Pompeo: Iran's leaders resemble the mafia

Pompeo: Iran's leaders resemble the mafia
© Anna Moneymaker

Secretary of State Mike PompeoMichael (Mike) Richard PompeoTrump travels to Dover Air Force Base to meet with families of Americans killed in Syria Overnight Defense: Second Trump-Kim summit planned for next month | Pelosi accuses Trump of leaking Afghanistan trip plans | Pentagon warns of climate threat to bases | Trump faces pressure to reconsider Syria exit Pompeo planning to meet with Pat Roberts amid 2020 Senate speculation MORE on Sunday said Iran's leaders resemble "the mafia more than a government." 

"The level of corruption and wealth among regime leaders shows that Iran is run by something that resembles the mafia more than a government,” Pompeo said during a speech at the Ronald Reagan Presidential Library and Museum.

During his remarks and the Q&A afterwards, Pompeo lambasted the Iranian government and emphasized U.S. support for Iranian citizens, particularly those opposed to the regime.

Pompeo offered support for the anti-government protestors that have been rallying across the country in recent months. 

"The specific grievances differ," Pompeo said. "But all those voicing dissatisfaction share one thing: they have been ill-treated by a Revolutionary regime. Iranians want to be governed with dignity, accountability and consent."

President TrumpDonald John TrumpSunday shows preview: Shutdown negotiations continue after White House immigration proposal Rove warns Senate GOP: Don't put only focus on base Ann Coulter blasts Trump shutdown compromise: ‘We voted for Trump and got Jeb!’ MORE in May stepped back from former President Obama's Iran nuclear deal, restoring heavy U.S. sanctions against Iran. The deal limited Tehran's nuclear ability in exchange for lifting international oil and financial sanctions, but America's departure has left Iran vulnerable to reinstated sanctions.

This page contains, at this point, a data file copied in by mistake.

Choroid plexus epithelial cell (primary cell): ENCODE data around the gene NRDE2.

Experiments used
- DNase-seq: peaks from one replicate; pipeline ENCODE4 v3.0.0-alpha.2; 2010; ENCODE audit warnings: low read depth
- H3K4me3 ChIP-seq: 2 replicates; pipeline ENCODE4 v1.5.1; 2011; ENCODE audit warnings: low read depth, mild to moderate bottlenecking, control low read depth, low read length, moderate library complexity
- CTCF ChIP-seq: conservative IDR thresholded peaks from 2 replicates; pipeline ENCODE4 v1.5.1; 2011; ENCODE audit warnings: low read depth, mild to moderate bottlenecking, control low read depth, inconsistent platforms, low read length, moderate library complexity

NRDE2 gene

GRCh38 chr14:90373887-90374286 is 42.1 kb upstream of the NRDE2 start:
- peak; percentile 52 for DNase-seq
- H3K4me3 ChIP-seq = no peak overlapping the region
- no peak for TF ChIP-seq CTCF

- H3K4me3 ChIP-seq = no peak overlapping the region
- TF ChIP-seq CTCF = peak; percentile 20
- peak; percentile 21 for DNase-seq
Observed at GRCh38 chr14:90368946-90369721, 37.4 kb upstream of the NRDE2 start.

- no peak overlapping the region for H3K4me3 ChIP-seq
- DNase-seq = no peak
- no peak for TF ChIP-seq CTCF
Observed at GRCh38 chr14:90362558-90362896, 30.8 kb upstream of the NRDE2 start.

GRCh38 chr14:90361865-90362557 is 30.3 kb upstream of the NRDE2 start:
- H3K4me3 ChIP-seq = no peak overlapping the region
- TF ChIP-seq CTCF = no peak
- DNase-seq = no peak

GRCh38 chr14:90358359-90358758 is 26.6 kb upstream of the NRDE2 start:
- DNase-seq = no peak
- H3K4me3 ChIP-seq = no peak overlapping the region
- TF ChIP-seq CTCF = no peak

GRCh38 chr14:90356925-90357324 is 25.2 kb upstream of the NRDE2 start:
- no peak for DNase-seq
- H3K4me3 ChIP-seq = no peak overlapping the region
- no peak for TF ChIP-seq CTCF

Pompeo since May has ramped up rhetoric against Iranian President Hassan Rouhani's government. He threatened to impose the "strongest sanctions in history" if Iran did not take dramatic steps towards denuclearization. 

The secretary of State described the U.S.'s current strategy toward Iran as a "pressure campaign" to get the Iranian government to pull back from aggressive behavior. 

"We are asking all nations who are sick and tired of the Islamic Republic’s destructive behavior to join our pressure campaign," Pompeo said. 

Pompeo further lambasted Iranian religious leaders as "hypocritical holy men" who amass wealth through corruption and exploitation of Iran's people.

"Iran's leaders have enriched themselves from corruption," Pompeo said.

After his prepared remarks, Pompeo fielded questions about U.S. immigration policy toward Iranian "civil society," including students who want to study at American universities. 

The Trump administration's travel ban includes Iran, which means even those unaffiliated with the Iranian government cannot travel to the U.S. without a waiver. The ban, which was upheld by the Supreme Court last month, has left many Iranian students and families in the U.S. in limbo, cut off from their families in their home countries. 

"Iran continues to deny us the basic data-sharing systems that dozens of countries have already provided us," Pompeo said, explaining the ban. "We'd like Iran do to that. We still allow students to come in."

He added the Trump administration prioritizes vetting all those who enter the country.